Today I have Joy McMillan, AKA The Knitting Goddess, hand-dyer of luxury knitting yarns, coming around for a cuppa and five questions. Pour yourself a cup too and join us as Joy talks about the importance of using British wool, her (un)typical day, as well as clubs and socks. Speaking of socks there is a really lovely sock-related give-away at the end of this post, courtesy of Joy. If you need a little Socktober enabling, I think you will find it here!
Hello Joy, thank you for coming over to KnitBritish for a yarn!
The majority of the bases that you dye are British wool and all of your wool and fibre, including that which that isn’t local to Britain has been processed and spun here. What is it about British breeds/fibre that appeals to you and how important is it that all your bases are British grown or spun?
I’m very conscious that dyeing isn’t the most environmentally friendly process, and I wanted to do everything possible to minimise the negative effect of what I do. So using yarns which were British seemed like a very logical thing to do, and where ever possible I’ll choose yarns which have gone from sheep to skein without having left the UK. It isn’t always possible, so the other yarns we’re happy to work with are those from British Territories – that’s where our Falkland merino comes from. It’s an amazing yarn and I’d hate not to have it in our range.
The one yarn which we can’t source from British Territories is cashmere – but it is spun in the UK. I’d love to find a British supplier, so if there’s anyone out there please get in touch!
Another angle of working with yarns which are produced in Britain is that I know that the people who make my yarns are well treated and protected by employment laws. It doesn’t take a lot of digging to uncover real horror stories about working conditions in other parts of the world, and I don’t believe that anyone should have to suffer so I can have yarn.
Finally, I’m lucky enough to live within an hour’s drive of a couple of the mills we buy yarn from. So it’s very easy to go and look at potential yarn bases, or to combine picking up an order with something else. I’d hate to see the British wool industry decline, and it would feel very wrong to not support it in every way that I can.
If you could cast on and knit with one of your yarns RIGHT NOW what would the yarn/colourway be and what would you knit? Do you have a favourite base? Which do you enjoy dyeing with most?
Right now I’m enchanted by the possibility of our new colour wheel sets. These are sets of 12 mini skeins in Britsock. I’ve just finished a shawl and crocheted scarf in these, and there are so many things I want to make. The weather is certainly suggesting that a jumper would be a good idea, so something in a simple shape with lots of stripes.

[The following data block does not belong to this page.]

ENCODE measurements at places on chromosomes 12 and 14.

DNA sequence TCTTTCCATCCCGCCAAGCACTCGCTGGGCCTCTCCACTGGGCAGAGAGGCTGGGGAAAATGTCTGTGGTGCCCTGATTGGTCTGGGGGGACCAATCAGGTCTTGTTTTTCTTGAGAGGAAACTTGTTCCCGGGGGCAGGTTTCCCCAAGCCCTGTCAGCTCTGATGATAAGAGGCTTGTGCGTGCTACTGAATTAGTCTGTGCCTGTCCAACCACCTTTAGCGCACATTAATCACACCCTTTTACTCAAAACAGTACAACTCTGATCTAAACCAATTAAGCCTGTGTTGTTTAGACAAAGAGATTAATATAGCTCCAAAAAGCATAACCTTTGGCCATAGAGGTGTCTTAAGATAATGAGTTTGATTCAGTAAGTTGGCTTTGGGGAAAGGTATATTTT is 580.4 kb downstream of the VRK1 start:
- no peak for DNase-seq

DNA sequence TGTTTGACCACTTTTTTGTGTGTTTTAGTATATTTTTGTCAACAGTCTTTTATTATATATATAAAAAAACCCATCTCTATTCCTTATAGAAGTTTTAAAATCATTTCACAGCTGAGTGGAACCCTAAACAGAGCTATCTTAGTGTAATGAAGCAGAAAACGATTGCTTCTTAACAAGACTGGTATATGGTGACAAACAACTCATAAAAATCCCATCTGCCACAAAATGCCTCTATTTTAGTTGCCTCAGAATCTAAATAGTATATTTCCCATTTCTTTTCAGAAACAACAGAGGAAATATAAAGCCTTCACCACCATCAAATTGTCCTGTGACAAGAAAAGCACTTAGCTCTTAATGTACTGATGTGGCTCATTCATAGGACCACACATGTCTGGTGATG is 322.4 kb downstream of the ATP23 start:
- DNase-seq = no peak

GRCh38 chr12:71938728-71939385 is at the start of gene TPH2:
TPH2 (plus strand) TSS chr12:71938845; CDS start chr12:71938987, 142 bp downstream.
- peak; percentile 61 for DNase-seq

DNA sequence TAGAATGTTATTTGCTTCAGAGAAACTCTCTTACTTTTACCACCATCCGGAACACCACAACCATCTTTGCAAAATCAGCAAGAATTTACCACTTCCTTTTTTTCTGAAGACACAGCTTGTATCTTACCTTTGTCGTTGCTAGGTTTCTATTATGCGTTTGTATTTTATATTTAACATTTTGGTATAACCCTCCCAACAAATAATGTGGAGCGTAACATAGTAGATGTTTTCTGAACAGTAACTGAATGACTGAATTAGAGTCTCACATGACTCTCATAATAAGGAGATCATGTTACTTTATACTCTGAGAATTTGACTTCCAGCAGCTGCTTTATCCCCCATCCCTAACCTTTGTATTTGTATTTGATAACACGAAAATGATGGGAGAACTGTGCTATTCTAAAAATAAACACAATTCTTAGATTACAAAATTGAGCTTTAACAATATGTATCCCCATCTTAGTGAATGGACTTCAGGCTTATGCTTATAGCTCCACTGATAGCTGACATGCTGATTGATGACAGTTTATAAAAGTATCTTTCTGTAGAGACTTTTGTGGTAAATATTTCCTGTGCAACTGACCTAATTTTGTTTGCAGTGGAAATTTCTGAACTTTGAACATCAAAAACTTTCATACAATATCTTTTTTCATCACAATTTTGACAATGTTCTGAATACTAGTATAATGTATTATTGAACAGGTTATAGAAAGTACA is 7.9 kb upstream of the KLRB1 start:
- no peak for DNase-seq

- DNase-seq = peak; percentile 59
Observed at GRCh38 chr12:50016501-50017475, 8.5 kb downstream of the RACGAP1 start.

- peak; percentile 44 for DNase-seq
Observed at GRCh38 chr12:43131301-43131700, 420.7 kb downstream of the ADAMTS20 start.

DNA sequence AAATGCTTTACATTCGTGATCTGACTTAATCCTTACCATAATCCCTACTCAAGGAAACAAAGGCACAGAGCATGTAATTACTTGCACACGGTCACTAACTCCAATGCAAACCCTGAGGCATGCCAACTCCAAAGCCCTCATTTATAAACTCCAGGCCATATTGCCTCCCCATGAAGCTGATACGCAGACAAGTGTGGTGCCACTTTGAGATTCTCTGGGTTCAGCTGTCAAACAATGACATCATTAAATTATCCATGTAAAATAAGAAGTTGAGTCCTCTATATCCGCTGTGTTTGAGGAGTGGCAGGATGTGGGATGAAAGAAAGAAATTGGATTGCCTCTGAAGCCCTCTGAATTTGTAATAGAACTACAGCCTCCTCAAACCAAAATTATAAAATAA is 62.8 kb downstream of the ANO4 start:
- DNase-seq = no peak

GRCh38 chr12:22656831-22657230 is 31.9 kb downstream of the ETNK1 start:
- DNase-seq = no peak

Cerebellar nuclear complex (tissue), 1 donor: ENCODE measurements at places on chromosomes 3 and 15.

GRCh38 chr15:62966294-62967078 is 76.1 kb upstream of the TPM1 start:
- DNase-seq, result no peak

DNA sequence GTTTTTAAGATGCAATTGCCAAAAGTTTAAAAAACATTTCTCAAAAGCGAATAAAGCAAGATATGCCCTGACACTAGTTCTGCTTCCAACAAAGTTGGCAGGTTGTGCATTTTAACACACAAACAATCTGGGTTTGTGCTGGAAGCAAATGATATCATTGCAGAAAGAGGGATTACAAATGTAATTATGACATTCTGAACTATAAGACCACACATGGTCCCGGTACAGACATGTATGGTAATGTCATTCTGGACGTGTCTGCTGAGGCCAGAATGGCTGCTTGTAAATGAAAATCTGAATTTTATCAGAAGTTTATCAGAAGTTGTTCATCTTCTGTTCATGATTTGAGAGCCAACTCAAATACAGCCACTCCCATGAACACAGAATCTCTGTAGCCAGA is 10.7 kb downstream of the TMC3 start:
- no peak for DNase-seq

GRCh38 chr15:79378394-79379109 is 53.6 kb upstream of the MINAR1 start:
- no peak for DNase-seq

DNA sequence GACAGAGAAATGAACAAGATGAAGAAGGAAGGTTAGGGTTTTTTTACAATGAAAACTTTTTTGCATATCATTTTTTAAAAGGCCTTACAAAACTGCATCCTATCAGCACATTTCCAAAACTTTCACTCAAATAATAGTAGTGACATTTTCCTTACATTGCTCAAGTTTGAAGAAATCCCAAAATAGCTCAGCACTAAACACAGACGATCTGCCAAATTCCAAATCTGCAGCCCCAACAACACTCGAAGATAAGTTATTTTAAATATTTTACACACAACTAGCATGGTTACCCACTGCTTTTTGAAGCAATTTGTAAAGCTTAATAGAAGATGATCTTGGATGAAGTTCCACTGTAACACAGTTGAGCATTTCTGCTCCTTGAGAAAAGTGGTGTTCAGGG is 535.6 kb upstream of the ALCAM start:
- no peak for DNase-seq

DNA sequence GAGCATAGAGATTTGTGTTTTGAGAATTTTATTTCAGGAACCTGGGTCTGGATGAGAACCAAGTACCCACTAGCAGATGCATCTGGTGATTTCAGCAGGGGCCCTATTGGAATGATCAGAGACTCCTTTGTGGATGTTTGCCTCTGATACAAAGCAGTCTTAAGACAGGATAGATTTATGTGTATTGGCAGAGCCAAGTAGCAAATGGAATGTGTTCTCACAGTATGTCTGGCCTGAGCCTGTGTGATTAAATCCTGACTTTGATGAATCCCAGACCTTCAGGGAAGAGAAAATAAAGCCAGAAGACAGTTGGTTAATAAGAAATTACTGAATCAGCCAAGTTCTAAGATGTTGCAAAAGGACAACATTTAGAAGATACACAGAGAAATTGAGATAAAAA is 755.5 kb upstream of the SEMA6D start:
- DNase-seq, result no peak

I suppose that my favourite yarn base depends on what I want to make. I adore our Falkland merino and silk blend which is spun in Yorkshire, as it’s the softest thing imaginable but it’s also really tough. If I had to pick one yarn it would be Britsock – British BFL, Wensleydale, alpaca and nylon. It’s my go to yarn for almost everything. My sock drawer is full of it and I credit it with keeping me warm in an unheated workshop over the winter. The thing I enjoy dyeing most are wildly vibrant sock yarns – that’s the closest thing to just being allowed to play.
Your yarn clubs, of which you run several, are tremendously popular – mini-skeins, sock clubs and clubs for the multi-coloured yarn fans. How do you plan these and, more importantly, can you give us any tidbits about the 2016 clubs?!
Yarn clubs are a huge part of our business and I’m always so grateful that people trust us to effectively choose yarn for them.
There’s a lot of planning that goes on so that there’s a wide range of colours over the year. I also like the colours for each month to work together as lots of people get more than one yarn. The one thing I don’t see in advance are the club patterns – I get my first glimpse of those at the same time as everyone else, and it’s always lovely to see what Rachel Coopey has designed for our sock club. Sign ups for the November club will close on 1st October, and sign ups for the 2016 clubs will start on 1st November.
2016 is completely planned, so I know all of the colours that I’ll be dyeing over the year. I’m thrilled that Rachel Coopey is producing another set of 6 designs for us. There are new things this year too, and I’m so happy that we have a second designer producing a collection for us. I wanted designs which looked at different methods of sock construction while keeping a focus on fit, so Clare Devine is going to be designing for us. Both Rachel and Clare have had their six yarns for a little while now, and we’ve agreed two amazing themes.